A policy decision means no further decisions without game-changing new information. For instance, as a policy decision, I like walnuts in my cookies even though not everyone does. Most frequent travelers have policies. I am a one-bag traveler, by policy, and it would take very special circumstances for me to check a bag. I have a couple of weather-tested travel "uniforms" that I wear. Other policies might have to do with how early you plan to arrive before each flight, or whether you use your flight time to work, sleep, or catch up on reading. Making a policy about getting bumped is just one more aspect of this overall strategic plan.
I decided some time ago that I would volunteer to give up my seat if a volunteer were needed. This is partly because I am naturally altruistic, partly because I usually travel alone, partly because my schedule is flexible, and mostly because I freaking love money. A cash prize would be the best, of course, but I would actually use flight vouchers. Just don't try to buy me off with drinks coupons, because I don't drink. Last year, I had a layover at McCarran, and the ticket agent announced that they needed a volunteer. Woohoo! Four hundred dollars and possibly a night in Vegas? I'm in! Unfortunately, before I could finish standing up to claim my prize, a bearded guy in a tie-dyed t-shirt had bounded over to the counter. Clearly I am not the only person lying in wait for the golden ticket.
The scenario changes when I am flying with my husband. Unlike me, he has a normal office schedule, or more so, because he works 9/80s. It's a big deal for him to get time off. We would be unlikely to volunteer as a unit unless the conditions were optimal. Maybe we'd be on the last leg of a flight with no connections to make and the payout sounded attractive enough. This is somewhat of a moot point, though. The salient feature of a getting-bumped scenario is that we may not have a choice. What if one of us got bumped and the other didn't? We talked it out and decided that we stay together, so if one of us gets bumped, we both disembark. Other couples might go the other way, figuring that it's better for one person to arrive on schedule. One of you might volunteer as tribute. Some couples might have a multi-faceted policy that factored in multiple inputs. It's much easier to do these calculations in advance than to try to figure it out in a crisis moment, when you're both exhausted.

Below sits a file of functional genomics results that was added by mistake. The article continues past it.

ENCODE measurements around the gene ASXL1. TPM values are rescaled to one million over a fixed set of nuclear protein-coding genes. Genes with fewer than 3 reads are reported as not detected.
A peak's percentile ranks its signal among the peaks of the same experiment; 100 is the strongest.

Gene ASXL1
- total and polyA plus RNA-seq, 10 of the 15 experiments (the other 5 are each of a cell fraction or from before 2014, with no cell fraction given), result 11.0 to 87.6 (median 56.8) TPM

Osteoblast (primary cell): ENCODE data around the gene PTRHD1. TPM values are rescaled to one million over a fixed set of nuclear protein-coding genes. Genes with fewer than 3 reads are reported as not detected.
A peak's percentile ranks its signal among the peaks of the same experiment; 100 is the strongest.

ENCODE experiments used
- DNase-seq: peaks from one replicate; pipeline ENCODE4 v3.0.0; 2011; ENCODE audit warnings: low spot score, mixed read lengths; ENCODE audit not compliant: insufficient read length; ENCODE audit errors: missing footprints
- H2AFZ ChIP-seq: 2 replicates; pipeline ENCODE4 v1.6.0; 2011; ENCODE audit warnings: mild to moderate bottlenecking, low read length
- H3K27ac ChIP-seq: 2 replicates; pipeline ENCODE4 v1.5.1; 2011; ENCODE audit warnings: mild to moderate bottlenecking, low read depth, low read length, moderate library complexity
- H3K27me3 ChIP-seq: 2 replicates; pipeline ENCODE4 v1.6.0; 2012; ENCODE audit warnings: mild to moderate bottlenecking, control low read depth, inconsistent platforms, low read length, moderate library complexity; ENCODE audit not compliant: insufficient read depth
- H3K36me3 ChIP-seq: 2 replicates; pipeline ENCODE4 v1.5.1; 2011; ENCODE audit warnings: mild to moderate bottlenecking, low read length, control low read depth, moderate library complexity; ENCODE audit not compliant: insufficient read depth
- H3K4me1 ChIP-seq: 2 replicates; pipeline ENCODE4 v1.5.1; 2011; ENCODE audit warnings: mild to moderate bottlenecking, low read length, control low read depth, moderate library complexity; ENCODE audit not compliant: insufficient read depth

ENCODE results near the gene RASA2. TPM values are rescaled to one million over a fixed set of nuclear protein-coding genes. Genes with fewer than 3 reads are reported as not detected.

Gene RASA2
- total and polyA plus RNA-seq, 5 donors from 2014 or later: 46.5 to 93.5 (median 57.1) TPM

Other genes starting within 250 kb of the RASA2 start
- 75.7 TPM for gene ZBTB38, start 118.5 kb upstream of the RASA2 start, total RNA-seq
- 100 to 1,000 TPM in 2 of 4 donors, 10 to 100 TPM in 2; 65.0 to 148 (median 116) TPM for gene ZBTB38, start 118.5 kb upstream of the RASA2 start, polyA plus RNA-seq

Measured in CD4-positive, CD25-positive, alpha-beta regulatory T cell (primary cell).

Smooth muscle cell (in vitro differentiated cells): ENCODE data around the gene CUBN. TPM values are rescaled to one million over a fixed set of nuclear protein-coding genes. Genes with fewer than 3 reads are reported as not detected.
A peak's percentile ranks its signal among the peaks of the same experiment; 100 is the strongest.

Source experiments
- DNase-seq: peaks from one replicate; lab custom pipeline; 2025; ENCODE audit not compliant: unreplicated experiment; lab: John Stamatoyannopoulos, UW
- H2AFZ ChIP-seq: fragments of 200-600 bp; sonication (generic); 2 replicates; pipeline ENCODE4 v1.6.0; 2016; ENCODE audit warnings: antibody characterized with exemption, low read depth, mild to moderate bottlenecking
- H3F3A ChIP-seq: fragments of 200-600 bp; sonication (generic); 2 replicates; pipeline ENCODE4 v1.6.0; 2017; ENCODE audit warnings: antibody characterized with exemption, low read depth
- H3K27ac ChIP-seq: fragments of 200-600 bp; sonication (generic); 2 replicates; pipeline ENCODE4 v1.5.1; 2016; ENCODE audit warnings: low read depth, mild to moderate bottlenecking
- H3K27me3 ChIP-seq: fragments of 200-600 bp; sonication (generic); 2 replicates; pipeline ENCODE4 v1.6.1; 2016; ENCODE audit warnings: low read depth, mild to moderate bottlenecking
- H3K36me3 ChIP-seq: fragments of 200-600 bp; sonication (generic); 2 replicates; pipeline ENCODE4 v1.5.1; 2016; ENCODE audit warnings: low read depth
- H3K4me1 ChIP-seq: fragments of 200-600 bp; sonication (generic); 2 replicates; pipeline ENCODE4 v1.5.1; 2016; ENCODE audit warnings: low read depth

Consider Flight #3411 again. Here is this poor elderly doctor, traveling with his wife. He says in one video that he's been traveling around 24 hours. These are hardly optimal conditions for making difficult decisions. Then she agrees to depart, changing the nature of the stakes for his own decision and adding to his stress level. Quite frankly, most travelers would not have found vouchers for $800 and a night in a mediocre hotel to be enough enticement to get off a plane, fearing the loss of their bags, and cancel their plans. Cold hard cash, hand-carried valet service for the luggage, and a suite at a high-end luxury hotel, plus limo to the runway and Michelin-starred restaurant vouchers? Then we're starting to talk. Then we're getting to the stampede-to-the-counter level of incentives. All of that still would have been significantly cheaper than an international public relations disaster. Don't hold your breath waiting.
Until we're collectively willing to pay higher ticket prices, seat availability is going to get tighter and conditions are going to deteriorate. We might as well accept that one of these days, we're going to wind up in an unfortunate scenario. I've sat out five-hour weather delays more than once, usually when all food service in the terminal has closed for the day. Stuff happens. While advance planning can't make these problems go away, it does help to have some idea of what we would choose to do if they happen to us.
Why is it that, as soon as the technology became available, so many of us started working around the clock? Between email and cell phones, 'evening' and 'weekend' barely exist anymore. Carson Tate wants to help us to Work Simply and reclaim our free time.
The first chapter introduces us to "The Myth of Time Management." It really isn't about doing everything more efficiently; we've all tried that by now. This is strategy. For instance, one of the most helpful ideas I found in the book was to get your manager to define what constitutes an 'emergency.' So much of "time management" is really about "manager management."